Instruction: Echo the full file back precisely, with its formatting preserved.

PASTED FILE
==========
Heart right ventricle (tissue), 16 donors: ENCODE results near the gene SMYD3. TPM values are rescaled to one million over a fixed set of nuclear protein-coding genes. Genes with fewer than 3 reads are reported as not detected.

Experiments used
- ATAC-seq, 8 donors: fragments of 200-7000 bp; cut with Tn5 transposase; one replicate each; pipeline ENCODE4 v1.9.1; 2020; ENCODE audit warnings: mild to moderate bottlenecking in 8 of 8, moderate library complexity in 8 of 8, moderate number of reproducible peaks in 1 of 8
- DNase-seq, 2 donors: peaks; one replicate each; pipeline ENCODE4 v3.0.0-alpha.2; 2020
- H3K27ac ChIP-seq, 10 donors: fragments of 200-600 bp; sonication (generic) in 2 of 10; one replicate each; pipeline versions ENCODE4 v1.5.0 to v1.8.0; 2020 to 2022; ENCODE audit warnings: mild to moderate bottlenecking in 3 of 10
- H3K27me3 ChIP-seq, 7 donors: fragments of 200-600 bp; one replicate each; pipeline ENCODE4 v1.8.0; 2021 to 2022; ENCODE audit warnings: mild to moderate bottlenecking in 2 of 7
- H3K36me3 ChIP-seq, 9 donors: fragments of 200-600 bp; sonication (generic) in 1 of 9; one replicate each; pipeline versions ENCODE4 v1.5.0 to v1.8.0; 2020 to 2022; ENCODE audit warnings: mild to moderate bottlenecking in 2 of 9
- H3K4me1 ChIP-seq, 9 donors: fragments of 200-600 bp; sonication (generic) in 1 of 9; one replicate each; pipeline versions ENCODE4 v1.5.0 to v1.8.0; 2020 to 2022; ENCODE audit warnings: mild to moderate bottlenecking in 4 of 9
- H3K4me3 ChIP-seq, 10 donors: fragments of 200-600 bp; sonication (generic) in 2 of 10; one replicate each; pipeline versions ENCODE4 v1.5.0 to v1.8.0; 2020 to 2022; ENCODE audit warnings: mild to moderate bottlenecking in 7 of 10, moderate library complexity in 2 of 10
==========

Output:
Heart right ventricle (tissue), 16 donors: ENCODE results near the gene SMYD3. TPM values are rescaled to one million over a fixed set of nuclear protein-coding genes. Genes with fewer than 3 reads are reported as not detected.

Experiments used
- ATAC-seq, 8 donors: fragments of 200-7000 bp; cut with Tn5 transposase; one replicate each; pipeline ENCODE4 v1.9.1; 2020; ENCODE audit warnings: mild to moderate bottlenecking in 8 of 8, moderate library complexity in 8 of 8, moderate number of reproducible peaks in 1 of 8
- DNase-seq, 2 donors: peaks; one replicate each; pipeline ENCODE4 v3.0.0-alpha.2; 2020
- H3K27ac ChIP-seq, 10 donors: fragments of 200-600 bp; sonication (generic) in 2 of 10; one replicate each; pipeline versions ENCODE4 v1.5.0 to v1.8.0; 2020 to 2022; ENCODE audit warnings: mild to moderate bottlenecking in 3 of 10
- H3K27me3 ChIP-seq, 7 donors: fragments of 200-600 bp; one replicate each; pipeline ENCODE4 v1.8.0; 2021 to 2022; ENCODE audit warnings: mild to moderate bottlenecking in 2 of 7
- H3K36me3 ChIP-seq, 9 donors: fragments of 200-600 bp; sonication (generic) in 1 of 9; one replicate each; pipeline versions ENCODE4 v1.5.0 to v1.8.0; 2020 to 2022; ENCODE audit warnings: mild to moderate bottlenecking in 2 of 9
- H3K4me1 ChIP-seq, 9 donors: fragments of 200-600 bp; sonication (generic) in 1 of 9; one replicate each; pipeline versions ENCODE4 v1.5.0 to v1.8.0; 2020 to 2022; ENCODE audit warnings: mild to moderate bottlenecking in 4 of 9
- H3K4me3 ChIP-seq, 10 donors: fragments of 200-600 bp; sonication (generic) in 2 of 10; one replicate each; pipeline versions ENCODE4 v1.5.0 to v1.8.0; 2020 to 2022; ENCODE audit warnings: mild to moderate bottlenecking in 7 of 10, moderate library complexity in 2 of 10